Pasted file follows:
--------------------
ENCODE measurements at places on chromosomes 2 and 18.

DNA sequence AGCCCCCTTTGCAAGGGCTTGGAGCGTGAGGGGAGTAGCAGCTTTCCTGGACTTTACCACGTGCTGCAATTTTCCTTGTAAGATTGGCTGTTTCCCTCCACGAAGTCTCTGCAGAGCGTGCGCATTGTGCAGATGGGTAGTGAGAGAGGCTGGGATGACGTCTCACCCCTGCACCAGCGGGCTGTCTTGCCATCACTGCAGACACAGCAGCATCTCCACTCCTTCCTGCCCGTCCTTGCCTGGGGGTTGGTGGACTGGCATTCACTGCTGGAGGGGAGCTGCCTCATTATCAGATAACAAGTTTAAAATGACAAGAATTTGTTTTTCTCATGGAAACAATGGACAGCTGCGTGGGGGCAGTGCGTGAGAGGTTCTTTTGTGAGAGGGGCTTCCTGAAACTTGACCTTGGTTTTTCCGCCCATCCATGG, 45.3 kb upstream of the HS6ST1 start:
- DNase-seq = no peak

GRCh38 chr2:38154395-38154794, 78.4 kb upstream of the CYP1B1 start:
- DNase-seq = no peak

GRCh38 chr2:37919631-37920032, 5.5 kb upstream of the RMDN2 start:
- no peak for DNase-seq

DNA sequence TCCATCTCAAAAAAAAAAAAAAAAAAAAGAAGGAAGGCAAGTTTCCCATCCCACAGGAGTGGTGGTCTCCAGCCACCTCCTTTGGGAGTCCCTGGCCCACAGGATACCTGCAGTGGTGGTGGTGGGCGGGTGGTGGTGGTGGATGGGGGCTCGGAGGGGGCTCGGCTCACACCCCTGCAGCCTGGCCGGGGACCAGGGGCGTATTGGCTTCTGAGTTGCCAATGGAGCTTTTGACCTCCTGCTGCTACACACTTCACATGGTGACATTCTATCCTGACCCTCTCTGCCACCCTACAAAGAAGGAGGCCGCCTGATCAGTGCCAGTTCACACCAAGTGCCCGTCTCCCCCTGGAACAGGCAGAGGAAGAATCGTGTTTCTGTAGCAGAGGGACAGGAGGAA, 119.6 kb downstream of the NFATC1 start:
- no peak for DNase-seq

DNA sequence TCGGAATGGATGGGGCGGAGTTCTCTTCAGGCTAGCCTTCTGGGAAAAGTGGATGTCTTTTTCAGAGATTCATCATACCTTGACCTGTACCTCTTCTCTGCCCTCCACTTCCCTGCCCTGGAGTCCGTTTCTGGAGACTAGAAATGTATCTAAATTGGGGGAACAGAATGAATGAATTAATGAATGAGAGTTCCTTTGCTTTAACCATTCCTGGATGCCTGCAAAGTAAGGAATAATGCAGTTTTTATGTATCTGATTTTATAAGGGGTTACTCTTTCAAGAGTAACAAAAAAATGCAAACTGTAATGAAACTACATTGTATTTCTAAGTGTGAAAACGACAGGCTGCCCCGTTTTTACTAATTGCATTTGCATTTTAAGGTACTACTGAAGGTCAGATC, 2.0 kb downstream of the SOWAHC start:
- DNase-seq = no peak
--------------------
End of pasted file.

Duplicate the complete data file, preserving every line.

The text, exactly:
ENCODE measurements at places on chromosomes 2 and 18.

DNA sequence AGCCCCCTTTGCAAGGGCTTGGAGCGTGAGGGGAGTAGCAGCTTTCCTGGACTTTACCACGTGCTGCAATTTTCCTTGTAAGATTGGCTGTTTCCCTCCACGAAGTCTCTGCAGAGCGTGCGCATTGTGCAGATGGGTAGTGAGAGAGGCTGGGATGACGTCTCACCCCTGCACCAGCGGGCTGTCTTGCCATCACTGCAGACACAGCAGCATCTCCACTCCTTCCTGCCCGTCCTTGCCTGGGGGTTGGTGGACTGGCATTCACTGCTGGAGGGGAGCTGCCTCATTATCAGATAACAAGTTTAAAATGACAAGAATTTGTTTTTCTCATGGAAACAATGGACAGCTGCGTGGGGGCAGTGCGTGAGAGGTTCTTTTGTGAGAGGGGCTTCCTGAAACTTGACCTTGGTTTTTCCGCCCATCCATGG, 45.3 kb upstream of the HS6ST1 start:
- DNase-seq = no peak

GRCh38 chr2:38154395-38154794, 78.4 kb upstream of the CYP1B1 start:
- DNase-seq = no peak

GRCh38 chr2:37919631-37920032, 5.5 kb upstream of the RMDN2 start:
- no peak for DNase-seq

DNA sequence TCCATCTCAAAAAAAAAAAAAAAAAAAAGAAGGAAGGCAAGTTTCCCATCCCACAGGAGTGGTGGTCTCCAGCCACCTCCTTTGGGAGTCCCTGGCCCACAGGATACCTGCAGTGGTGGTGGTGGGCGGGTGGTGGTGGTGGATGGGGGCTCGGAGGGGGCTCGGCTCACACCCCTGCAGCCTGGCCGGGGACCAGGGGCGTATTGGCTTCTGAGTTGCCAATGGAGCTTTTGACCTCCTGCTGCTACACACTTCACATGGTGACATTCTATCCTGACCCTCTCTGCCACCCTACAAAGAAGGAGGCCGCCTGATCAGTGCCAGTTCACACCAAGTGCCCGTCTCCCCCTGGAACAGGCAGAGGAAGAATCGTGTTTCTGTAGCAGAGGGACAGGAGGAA, 119.6 kb downstream of the NFATC1 start:
- no peak for DNase-seq

DNA sequence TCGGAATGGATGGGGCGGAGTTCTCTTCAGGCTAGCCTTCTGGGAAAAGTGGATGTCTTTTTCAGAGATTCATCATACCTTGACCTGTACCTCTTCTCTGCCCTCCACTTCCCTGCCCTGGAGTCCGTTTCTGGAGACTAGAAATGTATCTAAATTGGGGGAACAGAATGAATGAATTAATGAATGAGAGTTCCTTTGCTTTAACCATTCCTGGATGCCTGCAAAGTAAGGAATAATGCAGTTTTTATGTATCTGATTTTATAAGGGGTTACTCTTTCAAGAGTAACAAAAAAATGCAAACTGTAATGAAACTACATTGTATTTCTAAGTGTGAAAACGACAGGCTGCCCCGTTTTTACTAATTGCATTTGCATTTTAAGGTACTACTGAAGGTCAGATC, 2.0 kb downstream of the SOWAHC start:
- DNase-seq = no peak